By Louis A. Zona
YOUNGSTOWN, Ohio – I learned from my sports talk show that two of my favorite baseball players were “designated for assignment.” What that means is that those two players had just been fired and removed from their team’s 40-man roster. They are kaput!
And they just may be free to return to their former jobs in the produce department of their neighborhood grocery store. Or they may never again be seen with ball gloves on their hands. You see, the phrase “designated for assignment” is but a euphemism meant to soften the team’s harsh action that was to fire these players. It’s bad PR, for sure, and just may be bad karma as well.
But we often use euphemisms in everyday conversations. Death is an unpleasant word. So it is that we soften it to “passed away” or “passed.”
We often hear that someone is “in a better place.” That sounds a whole lot better than saying that someone has died. For sure you would never want to say that someone has “kicked the bucket” or that he has “bought the farm.” Don’t you wonder where those phrases came from?
Those of us who are pet lovers would never say that someone has killed their animal to keep it from further pain. Instead, a more pleasant description of this sad but necessary act is to say we had to “put her down.” In recent times a pet’s death can be made less disturbing by saying that it has “crossed over the Rainbow Bridge.”
A friend of our family has lost his job and is looking for another. He tells everyone who asks that he is “considering options” instead of looking for a job.
Those of us old enough to remember the comedic actor Jack Benny know that he played a cheapskate on his radio and television programs. Occasionally he’d call himself a “tightwad” or at best he described his persona as “economical.”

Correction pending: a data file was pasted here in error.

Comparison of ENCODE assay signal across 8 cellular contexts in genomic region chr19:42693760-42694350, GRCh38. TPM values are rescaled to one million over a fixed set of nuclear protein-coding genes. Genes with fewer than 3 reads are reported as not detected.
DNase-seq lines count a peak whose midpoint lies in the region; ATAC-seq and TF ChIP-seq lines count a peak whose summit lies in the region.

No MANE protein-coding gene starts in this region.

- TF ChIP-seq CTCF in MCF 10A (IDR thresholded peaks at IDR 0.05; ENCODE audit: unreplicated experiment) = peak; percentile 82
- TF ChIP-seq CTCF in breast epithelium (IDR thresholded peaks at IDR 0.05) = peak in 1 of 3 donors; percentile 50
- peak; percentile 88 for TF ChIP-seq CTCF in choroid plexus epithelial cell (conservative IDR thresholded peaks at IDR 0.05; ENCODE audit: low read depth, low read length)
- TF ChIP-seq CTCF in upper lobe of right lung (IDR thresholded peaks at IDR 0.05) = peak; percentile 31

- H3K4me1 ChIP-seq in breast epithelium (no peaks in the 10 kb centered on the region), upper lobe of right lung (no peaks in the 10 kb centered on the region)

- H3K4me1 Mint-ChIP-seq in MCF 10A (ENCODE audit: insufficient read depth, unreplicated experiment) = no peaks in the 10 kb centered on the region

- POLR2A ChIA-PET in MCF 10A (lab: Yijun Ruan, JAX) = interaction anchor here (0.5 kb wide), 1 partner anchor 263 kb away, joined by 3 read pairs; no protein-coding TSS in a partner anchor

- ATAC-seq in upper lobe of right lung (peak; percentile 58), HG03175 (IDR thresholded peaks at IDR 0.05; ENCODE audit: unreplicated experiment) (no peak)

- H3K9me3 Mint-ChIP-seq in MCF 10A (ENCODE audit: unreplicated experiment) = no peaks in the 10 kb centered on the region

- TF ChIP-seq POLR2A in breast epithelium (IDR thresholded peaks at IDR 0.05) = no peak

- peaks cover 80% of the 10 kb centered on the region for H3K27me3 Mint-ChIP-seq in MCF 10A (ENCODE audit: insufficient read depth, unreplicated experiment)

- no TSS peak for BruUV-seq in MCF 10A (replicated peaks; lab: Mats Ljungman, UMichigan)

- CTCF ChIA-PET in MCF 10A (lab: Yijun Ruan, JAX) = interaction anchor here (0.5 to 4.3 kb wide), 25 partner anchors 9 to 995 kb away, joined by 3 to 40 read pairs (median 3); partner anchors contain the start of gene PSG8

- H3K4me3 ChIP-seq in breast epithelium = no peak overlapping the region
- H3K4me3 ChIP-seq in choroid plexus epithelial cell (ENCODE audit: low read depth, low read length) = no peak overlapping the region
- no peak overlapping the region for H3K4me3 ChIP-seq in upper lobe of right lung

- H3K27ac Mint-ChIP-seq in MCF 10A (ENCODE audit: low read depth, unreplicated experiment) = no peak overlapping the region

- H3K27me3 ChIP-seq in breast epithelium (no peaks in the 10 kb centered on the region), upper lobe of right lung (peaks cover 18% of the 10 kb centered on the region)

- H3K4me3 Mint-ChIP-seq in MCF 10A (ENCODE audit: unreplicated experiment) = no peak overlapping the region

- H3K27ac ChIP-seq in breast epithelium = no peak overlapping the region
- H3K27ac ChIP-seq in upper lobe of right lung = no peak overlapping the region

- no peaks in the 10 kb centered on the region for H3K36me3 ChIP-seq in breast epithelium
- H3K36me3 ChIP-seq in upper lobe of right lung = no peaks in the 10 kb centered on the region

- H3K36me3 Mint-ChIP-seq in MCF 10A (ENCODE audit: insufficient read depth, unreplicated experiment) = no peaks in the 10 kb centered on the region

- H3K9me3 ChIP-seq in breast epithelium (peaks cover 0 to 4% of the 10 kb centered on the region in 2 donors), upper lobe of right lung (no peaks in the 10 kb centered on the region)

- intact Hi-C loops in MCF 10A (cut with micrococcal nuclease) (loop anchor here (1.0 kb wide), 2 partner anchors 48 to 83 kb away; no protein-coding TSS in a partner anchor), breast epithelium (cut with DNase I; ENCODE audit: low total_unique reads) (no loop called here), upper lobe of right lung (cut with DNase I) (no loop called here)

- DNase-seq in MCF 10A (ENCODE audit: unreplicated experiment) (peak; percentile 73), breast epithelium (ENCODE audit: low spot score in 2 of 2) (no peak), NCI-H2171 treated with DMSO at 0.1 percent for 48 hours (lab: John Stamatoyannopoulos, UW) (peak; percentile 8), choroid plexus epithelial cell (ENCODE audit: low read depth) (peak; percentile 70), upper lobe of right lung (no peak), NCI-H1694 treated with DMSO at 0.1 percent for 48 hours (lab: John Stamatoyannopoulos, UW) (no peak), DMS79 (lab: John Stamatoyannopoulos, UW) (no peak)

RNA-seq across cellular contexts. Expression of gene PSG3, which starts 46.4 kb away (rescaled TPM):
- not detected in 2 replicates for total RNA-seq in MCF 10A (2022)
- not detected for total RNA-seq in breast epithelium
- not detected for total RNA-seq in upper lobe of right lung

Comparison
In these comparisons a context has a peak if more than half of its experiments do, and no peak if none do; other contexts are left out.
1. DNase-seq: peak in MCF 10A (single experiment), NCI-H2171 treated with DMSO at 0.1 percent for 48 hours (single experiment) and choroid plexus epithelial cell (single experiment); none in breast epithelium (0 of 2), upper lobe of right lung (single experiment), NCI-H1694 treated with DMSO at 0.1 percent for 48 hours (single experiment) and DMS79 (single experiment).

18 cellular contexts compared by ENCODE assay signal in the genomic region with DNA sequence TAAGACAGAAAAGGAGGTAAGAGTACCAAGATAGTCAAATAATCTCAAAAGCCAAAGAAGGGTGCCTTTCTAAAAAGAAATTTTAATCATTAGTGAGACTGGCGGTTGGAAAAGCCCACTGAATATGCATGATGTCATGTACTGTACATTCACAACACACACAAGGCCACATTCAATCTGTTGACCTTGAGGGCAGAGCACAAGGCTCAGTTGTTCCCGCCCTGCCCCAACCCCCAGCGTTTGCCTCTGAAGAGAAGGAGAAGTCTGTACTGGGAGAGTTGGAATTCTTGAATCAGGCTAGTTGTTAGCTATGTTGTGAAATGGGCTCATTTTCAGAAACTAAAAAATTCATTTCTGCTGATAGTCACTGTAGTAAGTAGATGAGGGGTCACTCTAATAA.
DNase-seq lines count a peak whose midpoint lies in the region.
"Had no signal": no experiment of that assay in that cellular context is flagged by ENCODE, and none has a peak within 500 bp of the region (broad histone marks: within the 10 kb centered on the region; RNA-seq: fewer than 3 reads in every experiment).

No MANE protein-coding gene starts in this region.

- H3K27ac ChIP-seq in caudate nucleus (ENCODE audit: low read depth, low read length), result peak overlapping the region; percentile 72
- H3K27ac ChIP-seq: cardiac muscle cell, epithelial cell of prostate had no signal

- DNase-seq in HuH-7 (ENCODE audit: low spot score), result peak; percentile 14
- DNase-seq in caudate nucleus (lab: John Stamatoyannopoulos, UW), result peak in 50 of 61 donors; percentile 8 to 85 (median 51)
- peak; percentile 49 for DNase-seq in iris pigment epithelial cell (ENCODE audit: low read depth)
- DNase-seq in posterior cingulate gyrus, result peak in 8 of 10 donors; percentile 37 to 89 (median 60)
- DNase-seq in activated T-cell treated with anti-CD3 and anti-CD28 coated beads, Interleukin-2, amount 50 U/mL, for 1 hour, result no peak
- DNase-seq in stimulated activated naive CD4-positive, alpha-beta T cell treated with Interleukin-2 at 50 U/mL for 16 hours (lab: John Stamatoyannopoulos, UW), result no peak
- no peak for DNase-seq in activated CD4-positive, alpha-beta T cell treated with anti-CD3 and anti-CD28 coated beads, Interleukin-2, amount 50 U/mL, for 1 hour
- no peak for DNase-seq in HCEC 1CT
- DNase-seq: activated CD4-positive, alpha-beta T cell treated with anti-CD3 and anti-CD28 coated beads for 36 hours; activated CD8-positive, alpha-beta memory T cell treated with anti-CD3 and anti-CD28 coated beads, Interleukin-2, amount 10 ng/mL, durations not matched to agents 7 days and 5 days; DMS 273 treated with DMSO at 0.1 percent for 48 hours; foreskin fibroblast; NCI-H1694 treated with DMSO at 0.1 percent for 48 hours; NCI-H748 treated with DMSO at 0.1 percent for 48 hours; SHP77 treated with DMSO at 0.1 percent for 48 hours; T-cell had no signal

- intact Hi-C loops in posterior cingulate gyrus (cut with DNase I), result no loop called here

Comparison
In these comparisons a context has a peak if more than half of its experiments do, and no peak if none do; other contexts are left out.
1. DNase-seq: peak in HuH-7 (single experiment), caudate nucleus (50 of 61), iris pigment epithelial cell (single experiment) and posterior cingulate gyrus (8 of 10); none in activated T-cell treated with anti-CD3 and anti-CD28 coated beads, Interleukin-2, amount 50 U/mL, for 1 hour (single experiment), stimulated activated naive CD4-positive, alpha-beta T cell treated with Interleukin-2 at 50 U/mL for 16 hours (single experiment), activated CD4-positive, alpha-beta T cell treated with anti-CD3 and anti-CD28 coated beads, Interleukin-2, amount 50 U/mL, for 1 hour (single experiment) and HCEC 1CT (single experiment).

But people who knew him said that in real life, Benny was generous and in no way the cheap character that he portrayed on stage and screen. Describing himself as the cheapest man alive was a perfect foil for his comedy.
Some children sadly experience difficulty learning and may even find themselves behind their grade levels. “Sticking,” as we used to say, can be traumatic. So we apply the euphemism that the youngster is a “late bloomer” instead of “flunking.”
A cousin of mine who has bad luck seems to be perennially in debt. He tells people that he has a “negative cash flow.” I am sure that if he were a rich man, he would refer to himself as a “man of means” instead of wealthy.
I know for sure that when a lady is in a fancy restaurant and needs to use the women’s room, she instead says that she is going to “powder my nose.”
I have not heard this euphemism in some time. Probably if I were a woman, you’d never hear me talking about powdering my nose although I guess that it’s better than “going to the toilet.”
And speaking of “using the facilities,” we learned in first grade to use numbers to describe bathroom activities (another euphemism) as being “No 1”, or God forbid, “No 2”!
When I’m sick, I really don’t mind being described as “under the weather.” I once knew a woman, Mrs. Reed, whom you would never ask, “How are you today, Mrs. Reed?” If you did, she would describe her many ailments in great detail, every pain in every joint in her body. You would also hear about her husband’s afflictions including Mr. Reed’s open-heart surgery from 10 years before. If only Mrs. Reed would have been satisfied with being “under the weather.”
My mother used to describe a family member not as being pregnant but “in a family way.” For some reason, Mom never was comfortable with the word pregnant. Being “with child” was far more acceptable to Mom.
I once visited a friend whose 5-year-old son was active, to say the least. After he jumped on me for the second time, his parents excused his behavior by describing it as “high strung.” I would have to agree with that assessment.
In that same household, everyone appeared to be somewhat overweight. I feel comfortable with this description since I, too, could lose a pound or two. But so often people in my weight bracket refer to themselves as “big boned,” which sure sounds a whole lot better than weighing too much and a whole lot better than my neighbor who went through life called “Chubby.”
So hooray for euphemisms. Whoever coined those words and phrases makes our language softer and sweeter. He needs a slap on the back – let’s make that a pat on the back.